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Lord Jesus Christ, my Life, my Light

Representative Text

1 Lord Jesus Christ, my Life, my Light,
My strength by day, my trust by night,
On earth I'm but a passing guest,
And sorely by my sins oppressed.

2 O let thy sufferings give me power
To meet the last and darkest hour.
Thy cross, the staff whereon I lean,
My couch, the grave where Thou hast been.

3 Since Thou hast died, the pure, the just,
I take my homeward way in trust;
The gates of heaven, Lord, open wide,
When here I may no more abide.

4 And when the last great day is come,
And Thou, our Judge, shalt speak the doom,
Let me with joy behold the light,
And set me then upon Thy right.

5 Renew this wasted flesh of mine,
That like the sun it there may shine
Among the angels pure and bright.
Yea, like thyself, in glorious light.

6 Ah, then I have my heart's desire,
When, singing with the angels' choir,
Among the ransomed of thy grace,
Forever I behold thy face.


Source: The A.M.E. Zion Hymnal: official hymnal of the African Methodist Episcopal Zion Church #295

Translator: Catherine Winkworth

Catherine Winkworth (b. Holborn, London, England, 1827; d. Monnetier, Savoy, France, 1878) is well known for her English translations of German hymns; her translations were polished and yet remained close to the original. Educated initially by her mother, she lived with relatives in Dresden, Germany, in 1845, where she acquired her knowledge of German and interest in German hymnody. After residing near Manchester until 1862, she moved to Clifton, near Bristol. A pioneer in promoting women's rights, Winkworth put much of her energy into the encouragement of higher education for women. She translated a large number of German hymn texts from hymnals owned by a friend, Baron Bunsen. Though often altered, these translations continue to be used i… Go to person page >

Author: Martin Behm

Behm, Martin, son of Hans Behm [Bohme, Boehm, Behemb, Behem, Boheim, Bohemus or Bohemius], town-overseer of Lauban in Silesia, was born at Lauban, Sept. 16, 1557. During a protracted famine, 1574, Dr. Paul Fabricius, royal physician at Vienna, a distant kinsman, took him to Vienna, where he acted as a private tutor for two years, and then went to Strassburg, where, from Johann Sturm, Rector of the newly founded University, he received much kindness. Returning home at his mother's request after his father's death, May, 1580, he was, at Easter, 1581, appointed assistant in the Town School, and on Sept. 20, ordained diaconus of the Holy Trinity Church. After his senior had been promoted to Breslau the Town Council kept the post nominally vacan… Go to person page >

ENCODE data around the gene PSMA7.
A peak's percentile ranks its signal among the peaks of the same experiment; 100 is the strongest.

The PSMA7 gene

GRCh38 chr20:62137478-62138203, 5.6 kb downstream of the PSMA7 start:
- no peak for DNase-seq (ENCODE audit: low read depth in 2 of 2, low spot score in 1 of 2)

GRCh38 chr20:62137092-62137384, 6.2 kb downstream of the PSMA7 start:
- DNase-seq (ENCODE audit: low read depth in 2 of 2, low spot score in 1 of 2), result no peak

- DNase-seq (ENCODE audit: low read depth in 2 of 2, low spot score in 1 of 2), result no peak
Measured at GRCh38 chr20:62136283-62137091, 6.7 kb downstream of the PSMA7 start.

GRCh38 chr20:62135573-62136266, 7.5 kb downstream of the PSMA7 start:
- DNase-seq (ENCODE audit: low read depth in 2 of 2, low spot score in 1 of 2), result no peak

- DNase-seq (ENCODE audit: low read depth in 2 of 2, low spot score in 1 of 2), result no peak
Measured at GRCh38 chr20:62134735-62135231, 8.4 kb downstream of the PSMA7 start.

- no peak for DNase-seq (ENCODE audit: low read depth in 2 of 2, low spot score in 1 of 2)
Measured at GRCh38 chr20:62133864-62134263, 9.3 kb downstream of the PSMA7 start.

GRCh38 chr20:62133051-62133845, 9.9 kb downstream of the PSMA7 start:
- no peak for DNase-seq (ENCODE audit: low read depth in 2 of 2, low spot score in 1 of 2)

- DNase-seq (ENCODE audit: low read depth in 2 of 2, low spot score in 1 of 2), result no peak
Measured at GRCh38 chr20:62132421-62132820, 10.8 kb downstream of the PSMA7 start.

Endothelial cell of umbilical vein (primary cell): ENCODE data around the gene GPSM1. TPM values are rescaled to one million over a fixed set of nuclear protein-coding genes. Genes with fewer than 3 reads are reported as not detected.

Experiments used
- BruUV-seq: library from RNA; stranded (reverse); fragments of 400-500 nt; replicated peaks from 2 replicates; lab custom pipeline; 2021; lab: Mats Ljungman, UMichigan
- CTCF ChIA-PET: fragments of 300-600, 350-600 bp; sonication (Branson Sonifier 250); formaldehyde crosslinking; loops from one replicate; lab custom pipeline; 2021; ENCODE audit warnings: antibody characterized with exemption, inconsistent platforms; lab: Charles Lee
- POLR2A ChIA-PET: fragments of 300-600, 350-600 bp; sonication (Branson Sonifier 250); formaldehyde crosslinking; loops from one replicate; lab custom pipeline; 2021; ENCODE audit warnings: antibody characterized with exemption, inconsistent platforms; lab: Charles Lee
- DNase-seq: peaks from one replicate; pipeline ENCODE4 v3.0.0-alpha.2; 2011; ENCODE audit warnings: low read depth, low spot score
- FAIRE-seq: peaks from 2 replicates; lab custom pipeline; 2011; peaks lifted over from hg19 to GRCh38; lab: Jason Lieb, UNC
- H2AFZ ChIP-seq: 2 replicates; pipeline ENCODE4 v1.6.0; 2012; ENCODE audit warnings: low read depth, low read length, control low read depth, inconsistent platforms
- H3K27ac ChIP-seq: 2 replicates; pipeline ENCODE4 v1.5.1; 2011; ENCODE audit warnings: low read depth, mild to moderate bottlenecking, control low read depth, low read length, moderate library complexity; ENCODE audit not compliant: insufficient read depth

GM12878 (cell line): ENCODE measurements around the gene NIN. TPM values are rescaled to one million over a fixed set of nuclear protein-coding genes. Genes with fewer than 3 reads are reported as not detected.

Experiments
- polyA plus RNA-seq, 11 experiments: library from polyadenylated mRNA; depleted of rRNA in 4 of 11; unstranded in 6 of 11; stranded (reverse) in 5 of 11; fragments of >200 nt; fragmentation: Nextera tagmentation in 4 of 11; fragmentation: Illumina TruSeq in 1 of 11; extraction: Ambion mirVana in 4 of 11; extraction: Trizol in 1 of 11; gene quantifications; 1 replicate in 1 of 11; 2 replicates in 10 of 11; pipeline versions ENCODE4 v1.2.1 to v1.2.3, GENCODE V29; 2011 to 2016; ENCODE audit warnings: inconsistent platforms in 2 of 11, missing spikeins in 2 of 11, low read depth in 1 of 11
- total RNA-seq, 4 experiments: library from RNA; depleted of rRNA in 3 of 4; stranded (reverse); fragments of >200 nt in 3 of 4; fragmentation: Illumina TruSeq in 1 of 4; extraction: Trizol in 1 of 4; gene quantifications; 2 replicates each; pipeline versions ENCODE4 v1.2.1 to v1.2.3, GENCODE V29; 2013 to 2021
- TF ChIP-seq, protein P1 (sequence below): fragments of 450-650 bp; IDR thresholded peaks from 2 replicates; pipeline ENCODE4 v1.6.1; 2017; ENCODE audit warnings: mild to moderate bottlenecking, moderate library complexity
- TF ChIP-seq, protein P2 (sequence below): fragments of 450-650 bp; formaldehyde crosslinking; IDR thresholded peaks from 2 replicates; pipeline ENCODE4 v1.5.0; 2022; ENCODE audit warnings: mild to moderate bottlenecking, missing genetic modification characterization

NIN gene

Text Information

First Line: Lord Jesus Christ, my Life, my Light
German Title: O Jesu Christ, mein's Lebens Licht
Author: Martin Behm
Translator: Catherine Winkworth
Language: English
Copyright: Public Domain


O Jesu Christ, meins Lebens Licht. [For the Dying.] His finest hymn. First published in a collection entitled Christliche Gebet, 1610, and then in his Zehen Sterbegebet, appended to his Centuria secunda, 1611 (see above), in 14 stanzas of 4 lines, entitled "Prayer fora happy journey home, founded upon the sufferings of Christ." Thence in Wackernagel, v. p. 235, Noldeke, 1857, p. 79, and the Unverfalschter Liedersegen, 1851, No. 835. The translation in common use are:—
Lord Jesus Christ, my Life, my Light. A very good translations by Miss Winkworth in her Lyra Germanica, 2nd Series, 1858, p. 213, stanzas v., x. being omitted and viii., ix. combined as one stanza. In her Chorale Book for England, 1863, No. 190, she omitted her stanzas v., vi., and united her stanzas iv., vii. as iv. This translations is included more or less abridged in Wilson's Service of Praise, 1865, and in America in the Baptist Hymn Book, Phil, 1871, the Methodist Episcopal Hymnal, 1878/and the Ohio Lutheran Hymnal, 1880, &c.

--Excerpt from John Julian, Dictionary of Hymnology (1907)



The Cyber Hymnal #3831
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Instances (1 - 3 of 3)
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Evangelical Lutheran Hymnary #291

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The A.M.E. Zion Hymnal #295


The Cyber Hymnal #3831

Include 31 pre-1979 instances
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